Milwaukee-born writer and historian John Gurda is a regular Lake Effect contributor. He’s the author of nineteen books, including The Making of Milwaukee, and his latest, One People, Many Paths: A History of Jewish Milwaukee. Our interview on Milwaukee’s water history is part of our series, Project Milwaukee: The Currency of Water.
Dairy farming has been a part of Wisconsin’s landscape for generations. A small fraction of those operations is organic. WUWM’s environmental reporter Susan Bence visited a couple committed to organic farming and to passing on their methods to the next generation.
This is the sound of 140 happy cows grazing a few miles outside Elkhorn, Wisconsin.
In this archived interview, guitar virtuoso, master innovator and Waukesha native Les Paul spoke to us in June of 2008. He was in town last summer to celebrate the opening of Les Paul's house of Sound at Discovery World at Pier Wisconsin. Les Paul died yesterday from complications of pneumonia - he was 94 years old.
A few months ago WUWM News met three Milwaukee entrepreneurs who set their sights high. They hope to create a commercial aquaculture business in an old factory building in Bay View. The idea is to raise, and then sell, thousands of fish, using a natural filtering system that grows edible plants along the way. WUWM’s environmental reporter Susan Bence visited Sweet Water Organics to see how the business is coming along.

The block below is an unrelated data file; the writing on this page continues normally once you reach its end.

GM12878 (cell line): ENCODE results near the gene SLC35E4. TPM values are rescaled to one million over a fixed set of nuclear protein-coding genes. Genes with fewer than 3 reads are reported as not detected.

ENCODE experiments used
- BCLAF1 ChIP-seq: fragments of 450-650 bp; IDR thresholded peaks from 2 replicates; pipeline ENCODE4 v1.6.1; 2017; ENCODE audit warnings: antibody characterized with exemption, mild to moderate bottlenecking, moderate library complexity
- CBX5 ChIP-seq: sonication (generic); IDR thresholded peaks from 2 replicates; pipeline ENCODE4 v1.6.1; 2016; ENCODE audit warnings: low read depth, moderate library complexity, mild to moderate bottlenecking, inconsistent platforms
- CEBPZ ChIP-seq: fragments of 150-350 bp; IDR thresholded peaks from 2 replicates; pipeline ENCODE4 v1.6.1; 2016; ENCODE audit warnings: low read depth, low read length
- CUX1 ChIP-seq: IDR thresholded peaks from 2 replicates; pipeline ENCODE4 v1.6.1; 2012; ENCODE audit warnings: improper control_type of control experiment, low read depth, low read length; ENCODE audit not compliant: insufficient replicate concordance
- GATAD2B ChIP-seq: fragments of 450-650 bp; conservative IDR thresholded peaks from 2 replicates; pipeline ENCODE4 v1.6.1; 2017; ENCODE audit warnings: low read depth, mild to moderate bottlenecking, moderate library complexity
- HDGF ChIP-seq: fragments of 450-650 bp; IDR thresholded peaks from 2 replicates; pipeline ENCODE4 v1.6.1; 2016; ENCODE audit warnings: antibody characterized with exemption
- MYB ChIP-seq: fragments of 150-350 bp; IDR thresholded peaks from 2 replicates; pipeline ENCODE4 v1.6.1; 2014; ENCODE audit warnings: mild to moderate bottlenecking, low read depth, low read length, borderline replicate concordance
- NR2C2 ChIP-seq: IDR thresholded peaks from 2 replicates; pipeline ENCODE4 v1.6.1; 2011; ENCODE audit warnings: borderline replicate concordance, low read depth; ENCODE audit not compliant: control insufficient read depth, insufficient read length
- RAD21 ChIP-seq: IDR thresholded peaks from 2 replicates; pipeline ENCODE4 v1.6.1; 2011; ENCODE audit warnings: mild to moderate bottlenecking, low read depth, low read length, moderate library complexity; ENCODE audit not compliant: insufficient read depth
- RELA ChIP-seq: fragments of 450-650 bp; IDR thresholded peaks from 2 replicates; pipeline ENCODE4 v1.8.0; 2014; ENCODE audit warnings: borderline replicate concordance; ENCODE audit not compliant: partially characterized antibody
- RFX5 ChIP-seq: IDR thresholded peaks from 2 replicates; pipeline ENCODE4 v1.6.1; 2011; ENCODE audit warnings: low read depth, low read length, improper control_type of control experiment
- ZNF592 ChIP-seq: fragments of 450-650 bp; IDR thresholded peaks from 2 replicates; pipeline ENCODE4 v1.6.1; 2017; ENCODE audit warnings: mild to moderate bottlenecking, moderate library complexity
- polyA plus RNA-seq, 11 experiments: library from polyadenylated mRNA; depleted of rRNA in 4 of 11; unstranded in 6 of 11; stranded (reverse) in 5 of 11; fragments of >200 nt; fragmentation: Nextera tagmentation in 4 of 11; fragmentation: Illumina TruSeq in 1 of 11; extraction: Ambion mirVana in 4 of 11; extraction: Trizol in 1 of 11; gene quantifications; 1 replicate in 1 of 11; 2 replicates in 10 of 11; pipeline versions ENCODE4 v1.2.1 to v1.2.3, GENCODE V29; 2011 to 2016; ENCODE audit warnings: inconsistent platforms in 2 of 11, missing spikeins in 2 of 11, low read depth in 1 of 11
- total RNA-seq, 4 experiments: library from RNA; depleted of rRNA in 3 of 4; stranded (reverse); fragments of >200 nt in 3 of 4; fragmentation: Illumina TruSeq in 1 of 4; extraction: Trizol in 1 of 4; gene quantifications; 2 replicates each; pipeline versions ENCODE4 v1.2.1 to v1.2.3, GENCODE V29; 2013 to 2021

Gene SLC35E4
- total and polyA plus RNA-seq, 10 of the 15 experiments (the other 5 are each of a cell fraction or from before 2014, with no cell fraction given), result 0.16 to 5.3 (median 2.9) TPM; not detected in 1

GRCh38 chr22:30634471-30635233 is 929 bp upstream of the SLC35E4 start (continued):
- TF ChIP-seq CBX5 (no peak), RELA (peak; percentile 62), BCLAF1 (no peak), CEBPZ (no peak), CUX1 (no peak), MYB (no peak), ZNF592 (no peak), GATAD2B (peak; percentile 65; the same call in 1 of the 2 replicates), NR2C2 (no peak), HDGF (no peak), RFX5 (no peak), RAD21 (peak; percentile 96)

Starting today, WUWM will provide stories on a regular basis, about environmental issues. We begin by meeting the person whose work led to the creation of UWM’s Great Lakes WATER Institute that sits along the shore of Lake Michigan in Milwaukee. WUWM Environmental Reporter Susan Bence introduces us to the man who’s considered by some to be the father of Great Lakes studies.
Dr. Clifford Mortimer is nearly a century old, but he’s not the least bit interested in slowing down.
The third section of our "Project Milwaukee: Black & White" forum on race relations, returned to the panel to hear their reactions to the audience’s comments, and concluded with suggestions for specific actions to move Milwaukee toward greater racial harmony and cooperation. Mitch Teich moderated the panel discussion.
In the second part of our "Project Milwaukee: Black & White" forum on race relations, we heard from the audience members present at the Mitchell Park Domes. WUWM’s Morning Edition host Bob Bach moderated the discussion.
Today, we conclude our series about race relations. Projects Milwaukee culminated in a forum on the topic Wednesday evening at the Mitchell Park Domes. As part of the discussion, audience members brainstormed at their tables about barriers to racial harmony and who's responsible for change. Here are some conclusions reached, conveyed by Yvette Mitchell, Paul Schneider, Steven Hunter, Gina Green Harris, Kori Schneider, Omar Barbarana and Mary DeNoble.